Plaza Mayor

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For fans of relaxing cafés con leche, the Plaza Mayor of Cáceres is more spectacular than the ones in Madrid, Salamanca and Valladolid, even if those three steal all the thunder and receive all the fame. The plaza goes back to the 14th Century, and the town hall (ayuntamiento) is found here, along with the Ermita de la Paz (Hermitage (Small church) of the Peace) and many houses, shops and cafés. I sat and people watched my night here for a good while. It’s the heart of the city.

Trujillo (to be discovered)

I saw this city town of around 9000 people from the bus, and I’ve seen many photos. I have to return to Cáceres just so I can go back to Trujillo. Trujillo has a castle/fortress (Alcazaba), churches, a plaza Mayor for sipping relaxing cafés con leche and many palaces. It even has a museum of cheese and wine. It was under Muslim rule for five centuries before being recaptured by the Christians in 1232. King Juan II of Castilla made the town a city in 1430. After some trujillanos went to the Americas, they returned to build the many palaces around the city.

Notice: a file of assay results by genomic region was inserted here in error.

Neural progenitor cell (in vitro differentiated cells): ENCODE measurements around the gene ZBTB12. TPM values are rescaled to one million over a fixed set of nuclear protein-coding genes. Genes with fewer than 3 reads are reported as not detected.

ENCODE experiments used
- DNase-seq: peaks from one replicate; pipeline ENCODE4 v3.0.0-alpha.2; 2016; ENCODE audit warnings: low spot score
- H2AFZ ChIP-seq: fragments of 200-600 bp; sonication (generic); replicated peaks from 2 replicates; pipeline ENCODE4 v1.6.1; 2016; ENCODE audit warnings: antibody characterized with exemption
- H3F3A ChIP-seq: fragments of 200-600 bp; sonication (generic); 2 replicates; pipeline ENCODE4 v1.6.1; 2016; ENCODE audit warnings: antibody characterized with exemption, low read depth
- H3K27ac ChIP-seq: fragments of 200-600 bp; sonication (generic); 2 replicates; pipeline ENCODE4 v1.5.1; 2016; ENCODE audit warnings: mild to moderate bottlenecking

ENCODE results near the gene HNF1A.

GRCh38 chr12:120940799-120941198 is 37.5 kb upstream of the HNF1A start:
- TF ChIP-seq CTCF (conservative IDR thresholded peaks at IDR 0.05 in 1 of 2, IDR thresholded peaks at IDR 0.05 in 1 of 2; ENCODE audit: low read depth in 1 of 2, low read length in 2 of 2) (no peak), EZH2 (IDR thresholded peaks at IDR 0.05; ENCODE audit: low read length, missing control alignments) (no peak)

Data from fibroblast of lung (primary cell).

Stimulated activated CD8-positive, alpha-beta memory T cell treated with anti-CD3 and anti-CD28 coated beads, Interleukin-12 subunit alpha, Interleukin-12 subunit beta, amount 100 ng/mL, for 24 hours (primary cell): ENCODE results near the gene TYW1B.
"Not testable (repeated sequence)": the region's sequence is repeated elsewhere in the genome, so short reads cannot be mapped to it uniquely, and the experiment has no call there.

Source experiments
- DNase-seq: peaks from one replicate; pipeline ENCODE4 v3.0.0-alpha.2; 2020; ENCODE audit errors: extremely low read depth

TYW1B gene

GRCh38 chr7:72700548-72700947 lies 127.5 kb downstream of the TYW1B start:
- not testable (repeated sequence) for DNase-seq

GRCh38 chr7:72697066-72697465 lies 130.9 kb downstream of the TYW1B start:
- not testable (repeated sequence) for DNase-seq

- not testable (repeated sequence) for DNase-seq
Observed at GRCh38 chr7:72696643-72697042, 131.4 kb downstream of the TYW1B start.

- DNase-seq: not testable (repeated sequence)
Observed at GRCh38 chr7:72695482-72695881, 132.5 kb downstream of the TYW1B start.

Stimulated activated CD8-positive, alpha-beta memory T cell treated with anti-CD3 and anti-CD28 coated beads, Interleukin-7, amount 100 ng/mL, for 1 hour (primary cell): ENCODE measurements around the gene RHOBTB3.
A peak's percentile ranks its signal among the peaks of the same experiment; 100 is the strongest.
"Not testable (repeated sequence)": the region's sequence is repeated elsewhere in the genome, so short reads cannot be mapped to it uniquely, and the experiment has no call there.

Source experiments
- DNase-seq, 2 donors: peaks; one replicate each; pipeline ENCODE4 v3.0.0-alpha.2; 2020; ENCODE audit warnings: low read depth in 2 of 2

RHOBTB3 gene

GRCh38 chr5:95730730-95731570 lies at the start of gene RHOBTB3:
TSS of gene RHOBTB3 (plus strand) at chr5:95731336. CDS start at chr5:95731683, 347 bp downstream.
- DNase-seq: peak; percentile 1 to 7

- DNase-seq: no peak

Monfragüe (to be discovered)

Monfragüe is one of Spain’s 15 national parks (natural park since 1979 and national park since 2007) and has been a UNESCO Biosphere Reserve since 2003. Located north of Trujillo, it’s located along the valley of the Tajo River (that is named Tagus in Portugal). The River Tietar joins the Tajo here. It also has a castle, and it is home to just one village of 28 habitants, Villareal de San Carlos. There are many types of plants, deer, boar, birds and beautiful landscape.

Valle de Jerte (to be discovered)

The Valley of Jerte has been a Bien de Interés Cultural since 1973. There are 11 municipalities in the valley, which is located between two mountain chains in the Gredos mountains (in the Sistema Central). It has a lot of wildlife and nature, but it’s fame comes from the flowers that bloom there every spring. It’s also known for cherry and agriculture. I regret never taking advantage of the several hiking excursions offered from Madrid to the Valle de Jerte as it has to be absolutely amazing.

Plasencia (to be discovered)

Plasenscia, located close to the Valle de Jerte, is home to 41,000 habitants and is another walled city (I like walled citie, eh?) It is located along the Jerte River on the famed Ruta de la Plata. It’s the home of Extremadura’s first university. Although the city is “young” by Spanish standards, being founded in 1186 (older than Bilbao!), it still manages to be rich in history. It was Muslim for less than a day, being captured and then recaptured within 24 hours. The area was inhabitated long before there was a city, and today there is a Roman aqueduct. There are also two cathedrals, a museum, many churches and the walls.

Monasterio de Santa María de Guadalupe  (to be discovered)